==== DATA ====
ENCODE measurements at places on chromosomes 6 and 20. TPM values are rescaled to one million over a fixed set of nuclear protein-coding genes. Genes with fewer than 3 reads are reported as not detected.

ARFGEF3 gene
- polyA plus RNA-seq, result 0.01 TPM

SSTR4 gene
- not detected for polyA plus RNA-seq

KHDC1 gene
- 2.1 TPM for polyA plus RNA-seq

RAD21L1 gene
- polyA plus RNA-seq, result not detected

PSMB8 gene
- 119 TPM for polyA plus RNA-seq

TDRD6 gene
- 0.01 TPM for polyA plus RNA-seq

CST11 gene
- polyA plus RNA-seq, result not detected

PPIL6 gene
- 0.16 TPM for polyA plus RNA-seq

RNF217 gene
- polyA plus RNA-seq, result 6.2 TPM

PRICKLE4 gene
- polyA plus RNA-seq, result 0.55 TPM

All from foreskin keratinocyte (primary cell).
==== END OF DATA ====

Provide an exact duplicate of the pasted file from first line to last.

ENCODE measurements at places on chromosomes 6 and 20. TPM values are rescaled to one million over a fixed set of nuclear protein-coding genes. Genes with fewer than 3 reads are reported as not detected.

ARFGEF3 gene
- polyA plus RNA-seq, result 0.01 TPM

SSTR4 gene
- not detected for polyA plus RNA-seq

KHDC1 gene
- 2.1 TPM for polyA plus RNA-seq

RAD21L1 gene
- polyA plus RNA-seq, result not detected

PSMB8 gene
- 119 TPM for polyA plus RNA-seq

TDRD6 gene
- 0.01 TPM for polyA plus RNA-seq

CST11 gene
- polyA plus RNA-seq, result not detected

PPIL6 gene
- 0.16 TPM for polyA plus RNA-seq

RNF217 gene
- polyA plus RNA-seq, result 6.2 TPM

PRICKLE4 gene
- polyA plus RNA-seq, result 0.55 TPM

All from foreskin keratinocyte (primary cell).